If Georges Bizet had not composed Carmen—one of the three or four greatest operas ever written—perhaps his earlier opera, Les Pêcheurs de Perles (The Pearl Fishers), would be better known. As it is, however, this hauntingly beautiful work has remained at the margins of the repertoire; indeed, the Metropolitan Opera’s last staging of the piece was in 1916. The Met has finally corrected that century-long lacuna with a new production that opened on New Year’s Eve. Predictably, the setting was updated to modern times, but the damage was minimal. The musical values, thanks to a stellar cast and conductor (Matthew Polenzani, Diana Damrau, Mariusz Kwiecien, and Gianandrea Noseda) were superb, revealing the mesmerizing melodic richness of this neglected gem. A listener encountering The Pearl Fishers for the first time in the Met’s new staging can only exclaim: “Where have you been all my life?”
Bizet wrote The Pearl Fishers in 1863 at the age of 25. He had won Paris’s prestigious Prix du Rome five years earlier, but The Pearl Fishers would be his first major commission and only his second opportunity to see his work on stage, despite a flurry of opera projects over the previous decade. The commissioning theater, the important Théâtre Lyrique, chose the libretto: the story of a love triangle set on a storm-drenched Hindu village in Ceylon (present-day Sri Lanka, off the southern tip of India). In a twist on the usual love triangle structure, the two male suitors are bosom buddies. They had both fallen in love from afar with a vestal virgin years before the story begins, but they had foresworn pursuing her in order to preserve their friendship. Only one of the friends kept his vow, however. That same priestess of Brahma has now arrived at the friends’ fishing village, unleashing all the destructive power of Eros that the friends had hoped to avoid.
The remote setting and Hindu iconography of The Pearl Fishers was pitched to the nineteenth-century French passion for Oriental exotica, and an audience of that period would have been more tolerant of the plot’s improbable coincidences and repetitious action. Nevertheless, years later, one of the libretto’s authors, Eugene Cormon, would confess: “Had we known of the talent of M. Bizet, we would never have given him our white elephant.” The fact that Bizet managed to turn the libretto’s frequently vapid verse into gripping drama is a testament to his theatrical imagination.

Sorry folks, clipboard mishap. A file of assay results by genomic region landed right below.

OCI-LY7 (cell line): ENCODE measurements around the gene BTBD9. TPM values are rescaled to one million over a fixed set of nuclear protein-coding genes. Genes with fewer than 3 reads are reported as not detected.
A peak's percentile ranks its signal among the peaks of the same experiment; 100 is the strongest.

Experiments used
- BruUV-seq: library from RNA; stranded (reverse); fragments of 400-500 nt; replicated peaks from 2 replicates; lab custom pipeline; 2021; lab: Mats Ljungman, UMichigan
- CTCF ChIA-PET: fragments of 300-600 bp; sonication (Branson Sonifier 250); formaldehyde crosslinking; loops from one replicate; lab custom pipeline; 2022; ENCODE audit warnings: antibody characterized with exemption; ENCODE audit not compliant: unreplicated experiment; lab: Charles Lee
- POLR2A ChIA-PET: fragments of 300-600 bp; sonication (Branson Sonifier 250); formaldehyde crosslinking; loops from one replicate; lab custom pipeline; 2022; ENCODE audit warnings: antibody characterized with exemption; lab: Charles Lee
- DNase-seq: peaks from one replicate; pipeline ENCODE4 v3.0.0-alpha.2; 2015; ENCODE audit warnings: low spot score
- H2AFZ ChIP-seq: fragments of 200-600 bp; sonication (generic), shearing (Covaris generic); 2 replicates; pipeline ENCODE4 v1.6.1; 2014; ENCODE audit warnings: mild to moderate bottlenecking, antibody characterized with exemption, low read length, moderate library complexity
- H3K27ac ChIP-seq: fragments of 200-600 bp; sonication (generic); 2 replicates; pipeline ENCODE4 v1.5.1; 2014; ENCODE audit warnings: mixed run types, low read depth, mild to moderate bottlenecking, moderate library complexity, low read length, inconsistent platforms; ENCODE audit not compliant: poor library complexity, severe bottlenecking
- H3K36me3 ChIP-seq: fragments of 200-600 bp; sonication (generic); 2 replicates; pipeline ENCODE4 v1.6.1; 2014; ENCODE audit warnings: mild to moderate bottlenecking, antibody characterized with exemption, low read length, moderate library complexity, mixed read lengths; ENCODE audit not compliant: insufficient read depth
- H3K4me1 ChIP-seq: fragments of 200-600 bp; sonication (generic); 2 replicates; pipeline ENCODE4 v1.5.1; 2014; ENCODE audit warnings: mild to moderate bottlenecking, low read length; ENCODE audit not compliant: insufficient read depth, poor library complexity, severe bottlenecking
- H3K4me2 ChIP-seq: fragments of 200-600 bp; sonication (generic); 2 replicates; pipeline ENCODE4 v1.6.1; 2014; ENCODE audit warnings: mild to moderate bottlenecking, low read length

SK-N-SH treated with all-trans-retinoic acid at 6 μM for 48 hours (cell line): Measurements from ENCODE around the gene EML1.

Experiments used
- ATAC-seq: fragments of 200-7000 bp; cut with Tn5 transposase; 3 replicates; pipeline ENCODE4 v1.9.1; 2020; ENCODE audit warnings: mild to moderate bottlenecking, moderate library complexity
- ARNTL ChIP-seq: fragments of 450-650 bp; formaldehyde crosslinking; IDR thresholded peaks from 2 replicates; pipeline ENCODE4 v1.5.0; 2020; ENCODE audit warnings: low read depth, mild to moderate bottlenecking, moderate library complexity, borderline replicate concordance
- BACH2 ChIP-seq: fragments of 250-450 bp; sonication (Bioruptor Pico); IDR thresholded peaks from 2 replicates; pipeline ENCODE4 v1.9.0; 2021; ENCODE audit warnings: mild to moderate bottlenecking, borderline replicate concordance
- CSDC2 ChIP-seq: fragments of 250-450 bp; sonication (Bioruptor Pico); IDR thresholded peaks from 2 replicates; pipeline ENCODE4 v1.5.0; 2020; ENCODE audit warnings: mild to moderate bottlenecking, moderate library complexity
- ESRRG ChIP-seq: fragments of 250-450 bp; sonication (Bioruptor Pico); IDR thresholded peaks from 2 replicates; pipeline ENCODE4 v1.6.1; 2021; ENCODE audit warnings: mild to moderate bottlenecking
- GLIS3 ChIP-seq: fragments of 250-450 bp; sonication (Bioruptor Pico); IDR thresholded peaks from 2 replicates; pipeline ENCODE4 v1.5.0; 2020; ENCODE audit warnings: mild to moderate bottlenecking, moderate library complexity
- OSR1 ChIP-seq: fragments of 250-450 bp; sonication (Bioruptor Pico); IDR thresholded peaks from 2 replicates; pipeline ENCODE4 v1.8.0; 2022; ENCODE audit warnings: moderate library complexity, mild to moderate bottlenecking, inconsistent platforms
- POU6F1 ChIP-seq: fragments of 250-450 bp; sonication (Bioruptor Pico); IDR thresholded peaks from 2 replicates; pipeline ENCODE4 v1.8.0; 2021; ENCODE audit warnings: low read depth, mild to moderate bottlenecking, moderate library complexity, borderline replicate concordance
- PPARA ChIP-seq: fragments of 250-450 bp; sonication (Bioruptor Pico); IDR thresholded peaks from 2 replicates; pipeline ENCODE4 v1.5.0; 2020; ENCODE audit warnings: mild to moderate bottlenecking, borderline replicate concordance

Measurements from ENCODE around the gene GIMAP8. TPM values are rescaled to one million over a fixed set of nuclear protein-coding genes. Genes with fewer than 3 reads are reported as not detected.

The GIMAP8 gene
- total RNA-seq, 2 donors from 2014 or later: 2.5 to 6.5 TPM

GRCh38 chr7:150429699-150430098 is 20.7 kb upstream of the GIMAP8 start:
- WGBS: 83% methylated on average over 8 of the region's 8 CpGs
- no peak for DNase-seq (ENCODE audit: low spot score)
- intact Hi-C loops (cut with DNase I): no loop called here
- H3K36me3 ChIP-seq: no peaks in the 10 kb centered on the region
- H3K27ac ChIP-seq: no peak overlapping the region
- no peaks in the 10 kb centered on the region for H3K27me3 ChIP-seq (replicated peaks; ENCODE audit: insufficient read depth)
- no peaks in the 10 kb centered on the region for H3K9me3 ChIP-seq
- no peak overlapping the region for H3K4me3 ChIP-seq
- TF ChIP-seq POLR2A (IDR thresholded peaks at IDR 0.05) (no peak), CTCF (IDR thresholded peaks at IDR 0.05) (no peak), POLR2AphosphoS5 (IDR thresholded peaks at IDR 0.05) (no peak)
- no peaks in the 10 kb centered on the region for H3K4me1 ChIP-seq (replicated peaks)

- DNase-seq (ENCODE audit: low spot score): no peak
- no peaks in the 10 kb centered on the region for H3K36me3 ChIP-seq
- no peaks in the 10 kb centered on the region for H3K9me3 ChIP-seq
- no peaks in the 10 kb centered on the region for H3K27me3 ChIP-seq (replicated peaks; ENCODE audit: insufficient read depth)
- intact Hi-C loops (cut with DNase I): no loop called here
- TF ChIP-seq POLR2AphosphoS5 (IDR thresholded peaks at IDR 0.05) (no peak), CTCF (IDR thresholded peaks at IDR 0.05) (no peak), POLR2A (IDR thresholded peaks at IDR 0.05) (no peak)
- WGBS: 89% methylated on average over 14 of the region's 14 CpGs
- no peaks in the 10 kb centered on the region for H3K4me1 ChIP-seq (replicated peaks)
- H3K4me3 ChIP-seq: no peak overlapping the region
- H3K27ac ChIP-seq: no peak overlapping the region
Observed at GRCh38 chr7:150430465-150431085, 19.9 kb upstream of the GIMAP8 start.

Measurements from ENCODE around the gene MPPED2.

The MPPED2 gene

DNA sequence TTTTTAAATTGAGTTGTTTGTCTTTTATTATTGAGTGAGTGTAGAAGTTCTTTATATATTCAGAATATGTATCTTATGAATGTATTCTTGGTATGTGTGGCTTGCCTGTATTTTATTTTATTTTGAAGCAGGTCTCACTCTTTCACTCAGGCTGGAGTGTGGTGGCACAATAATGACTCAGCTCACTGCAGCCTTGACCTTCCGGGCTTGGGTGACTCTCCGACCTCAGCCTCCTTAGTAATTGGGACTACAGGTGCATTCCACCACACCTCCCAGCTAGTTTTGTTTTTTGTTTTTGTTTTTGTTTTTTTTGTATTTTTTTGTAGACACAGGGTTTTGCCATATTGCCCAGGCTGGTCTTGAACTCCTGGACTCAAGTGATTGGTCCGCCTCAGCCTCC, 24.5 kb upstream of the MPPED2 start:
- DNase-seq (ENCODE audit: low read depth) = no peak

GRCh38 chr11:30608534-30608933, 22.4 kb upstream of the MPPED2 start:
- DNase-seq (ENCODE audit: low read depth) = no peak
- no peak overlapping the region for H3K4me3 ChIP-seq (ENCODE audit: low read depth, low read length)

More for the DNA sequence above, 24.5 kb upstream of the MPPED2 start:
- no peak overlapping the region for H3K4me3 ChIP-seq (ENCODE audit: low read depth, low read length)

Reviewers misunderstood The Pearl Fishers’ music entirely—with one notable exception. Only the always perceptive Hector Berlioz grasped the score’s loveliness. Bizet bore up manfully under the critical sniping. Despite the lack of critical acclaim, The Pearl Fishers played 18 times at the Théâtre Lyrique—a respectable run—then disappeared until after Bizet’s death in 1875. The posthumous popularity of Carmen triggered renewed interest in the opera and it was sporadically revived in Europe and the U.S., but it has always remained overshadowed by Bizet’s masterpiece.
The first question that naturally comes to mind is: Does The Pearl Fishers sound like Carmen? The answer is: not overtly. The opera’s wind-writing, sensually woven around the human voice, the foreboding string tremolos, and the way a vocal line may tumble downward, anticipate moments in Carmen, but nothing in The Pearl Fishers—or any other opera, for that matter—comes close to the heat-seeking missile of carnality that is Carmen herself and her blazing effect on a score. The Pearl Fishers is a more pensive, melancholy work, pervaded by water rhythms rather than flamenco staccato. With Carmen, Bizet virtually defined Spanish music for a European audience years before Enrique Granados and Isaac Albeniz jumpstarted Spain’s musical renaissance. By contrast, there is not a hint of actual Indian music in The Pearl Fishers; the cymbals, triangle, and tambourine summon a generic Asiatic world, and only intermittently at that.